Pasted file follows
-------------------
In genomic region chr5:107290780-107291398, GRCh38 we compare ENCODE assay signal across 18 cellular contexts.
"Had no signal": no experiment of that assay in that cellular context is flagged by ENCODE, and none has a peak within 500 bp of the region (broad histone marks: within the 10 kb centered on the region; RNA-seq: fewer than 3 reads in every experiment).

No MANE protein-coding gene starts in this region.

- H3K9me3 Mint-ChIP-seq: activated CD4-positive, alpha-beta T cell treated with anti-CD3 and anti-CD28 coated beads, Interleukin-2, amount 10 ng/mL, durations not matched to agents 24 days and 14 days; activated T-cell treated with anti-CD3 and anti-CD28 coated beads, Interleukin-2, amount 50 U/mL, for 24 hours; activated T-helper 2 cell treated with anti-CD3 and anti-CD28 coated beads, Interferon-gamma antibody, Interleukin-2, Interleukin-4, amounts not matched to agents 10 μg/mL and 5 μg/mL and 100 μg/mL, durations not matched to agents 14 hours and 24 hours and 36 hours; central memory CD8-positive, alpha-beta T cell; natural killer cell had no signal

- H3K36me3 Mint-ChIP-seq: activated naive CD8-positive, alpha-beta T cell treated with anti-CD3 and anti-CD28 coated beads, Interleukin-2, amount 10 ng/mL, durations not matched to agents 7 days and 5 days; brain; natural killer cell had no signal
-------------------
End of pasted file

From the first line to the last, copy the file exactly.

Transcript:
In genomic region chr5:107290780-107291398, GRCh38 we compare ENCODE assay signal across 18 cellular contexts.
"Had no signal": no experiment of that assay in that cellular context is flagged by ENCODE, and none has a peak within 500 bp of the region (broad histone marks: within the 10 kb centered on the region; RNA-seq: fewer than 3 reads in every experiment).

No MANE protein-coding gene starts in this region.

- H3K9me3 Mint-ChIP-seq: activated CD4-positive, alpha-beta T cell treated with anti-CD3 and anti-CD28 coated beads, Interleukin-2, amount 10 ng/mL, durations not matched to agents 24 days and 14 days; activated T-cell treated with anti-CD3 and anti-CD28 coated beads, Interleukin-2, amount 50 U/mL, for 24 hours; activated T-helper 2 cell treated with anti-CD3 and anti-CD28 coated beads, Interferon-gamma antibody, Interleukin-2, Interleukin-4, amounts not matched to agents 10 μg/mL and 5 μg/mL and 100 μg/mL, durations not matched to agents 14 hours and 24 hours and 36 hours; central memory CD8-positive, alpha-beta T cell; natural killer cell had no signal

- H3K36me3 Mint-ChIP-seq: activated naive CD8-positive, alpha-beta T cell treated with anti-CD3 and anti-CD28 coated beads, Interleukin-2, amount 10 ng/mL, durations not matched to agents 7 days and 5 days; brain; natural killer cell had no signal